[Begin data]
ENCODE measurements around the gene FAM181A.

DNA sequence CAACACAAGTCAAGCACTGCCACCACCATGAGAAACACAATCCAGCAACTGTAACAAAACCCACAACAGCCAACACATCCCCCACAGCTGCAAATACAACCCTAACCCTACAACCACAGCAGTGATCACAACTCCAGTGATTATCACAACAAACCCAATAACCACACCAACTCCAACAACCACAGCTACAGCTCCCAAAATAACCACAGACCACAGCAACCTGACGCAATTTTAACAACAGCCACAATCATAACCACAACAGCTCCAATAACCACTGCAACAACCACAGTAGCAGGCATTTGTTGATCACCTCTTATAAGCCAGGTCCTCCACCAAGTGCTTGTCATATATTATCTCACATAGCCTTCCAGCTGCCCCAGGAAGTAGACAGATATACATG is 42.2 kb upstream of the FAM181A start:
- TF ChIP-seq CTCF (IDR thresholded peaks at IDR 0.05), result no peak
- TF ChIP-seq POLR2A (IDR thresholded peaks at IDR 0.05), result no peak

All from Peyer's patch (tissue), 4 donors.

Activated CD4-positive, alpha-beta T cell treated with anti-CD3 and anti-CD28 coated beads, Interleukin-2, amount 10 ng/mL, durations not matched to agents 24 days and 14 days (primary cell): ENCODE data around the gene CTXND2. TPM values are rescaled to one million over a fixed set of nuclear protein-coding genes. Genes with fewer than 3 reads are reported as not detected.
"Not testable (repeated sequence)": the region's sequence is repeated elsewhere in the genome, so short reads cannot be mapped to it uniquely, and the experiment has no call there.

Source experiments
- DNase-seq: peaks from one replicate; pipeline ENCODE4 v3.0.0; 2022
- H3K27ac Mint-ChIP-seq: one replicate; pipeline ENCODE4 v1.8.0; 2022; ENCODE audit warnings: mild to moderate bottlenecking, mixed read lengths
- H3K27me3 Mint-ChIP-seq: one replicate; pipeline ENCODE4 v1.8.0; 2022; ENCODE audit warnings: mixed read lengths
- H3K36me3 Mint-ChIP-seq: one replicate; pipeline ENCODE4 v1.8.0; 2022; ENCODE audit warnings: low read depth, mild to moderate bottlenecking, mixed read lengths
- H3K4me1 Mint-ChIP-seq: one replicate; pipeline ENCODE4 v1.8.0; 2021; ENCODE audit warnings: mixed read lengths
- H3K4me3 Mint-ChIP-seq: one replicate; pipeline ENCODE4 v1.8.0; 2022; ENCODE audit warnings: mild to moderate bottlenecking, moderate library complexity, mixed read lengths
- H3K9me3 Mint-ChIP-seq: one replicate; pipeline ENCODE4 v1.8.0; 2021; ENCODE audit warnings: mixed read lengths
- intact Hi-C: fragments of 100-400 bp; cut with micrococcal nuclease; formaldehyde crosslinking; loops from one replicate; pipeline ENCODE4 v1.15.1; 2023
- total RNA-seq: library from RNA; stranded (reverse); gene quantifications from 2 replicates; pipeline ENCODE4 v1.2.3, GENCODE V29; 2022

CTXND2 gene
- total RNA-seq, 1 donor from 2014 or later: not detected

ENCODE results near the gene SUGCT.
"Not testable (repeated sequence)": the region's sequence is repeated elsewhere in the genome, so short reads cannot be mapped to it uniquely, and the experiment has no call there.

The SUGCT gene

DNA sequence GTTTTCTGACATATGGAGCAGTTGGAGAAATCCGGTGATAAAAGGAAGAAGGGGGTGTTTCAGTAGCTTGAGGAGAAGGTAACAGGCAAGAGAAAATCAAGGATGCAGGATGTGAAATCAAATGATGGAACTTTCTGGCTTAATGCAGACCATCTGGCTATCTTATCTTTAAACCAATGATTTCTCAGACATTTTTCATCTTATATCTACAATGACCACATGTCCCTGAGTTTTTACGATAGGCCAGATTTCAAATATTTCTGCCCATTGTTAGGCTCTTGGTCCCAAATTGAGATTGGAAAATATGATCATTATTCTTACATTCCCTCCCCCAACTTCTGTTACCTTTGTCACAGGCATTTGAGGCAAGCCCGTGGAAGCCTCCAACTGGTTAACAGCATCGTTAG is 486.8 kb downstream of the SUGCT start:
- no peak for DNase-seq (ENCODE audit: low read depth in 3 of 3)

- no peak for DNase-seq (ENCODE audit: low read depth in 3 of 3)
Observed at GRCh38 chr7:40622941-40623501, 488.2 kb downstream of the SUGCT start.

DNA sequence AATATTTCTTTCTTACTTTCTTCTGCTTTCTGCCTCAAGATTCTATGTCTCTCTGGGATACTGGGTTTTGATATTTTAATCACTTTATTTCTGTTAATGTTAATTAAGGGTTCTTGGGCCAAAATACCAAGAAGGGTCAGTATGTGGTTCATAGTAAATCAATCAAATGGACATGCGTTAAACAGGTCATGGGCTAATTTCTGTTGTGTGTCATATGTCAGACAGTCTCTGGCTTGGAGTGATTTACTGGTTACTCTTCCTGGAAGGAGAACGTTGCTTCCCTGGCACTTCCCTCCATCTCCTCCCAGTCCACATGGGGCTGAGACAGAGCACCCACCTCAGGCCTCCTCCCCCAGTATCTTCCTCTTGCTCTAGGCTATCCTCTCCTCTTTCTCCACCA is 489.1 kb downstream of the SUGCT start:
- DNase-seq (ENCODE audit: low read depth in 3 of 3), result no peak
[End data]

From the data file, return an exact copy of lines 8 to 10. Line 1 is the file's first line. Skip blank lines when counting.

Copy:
Source experiments
- DNase-seq: peaks from one replicate; pipeline ENCODE4 v3.0.0; 2022
- H3K27ac Mint-ChIP-seq: one replicate; pipeline ENCODE4 v1.8.0; 2022; ENCODE audit warnings: mild to moderate bottlenecking, mixed read lengths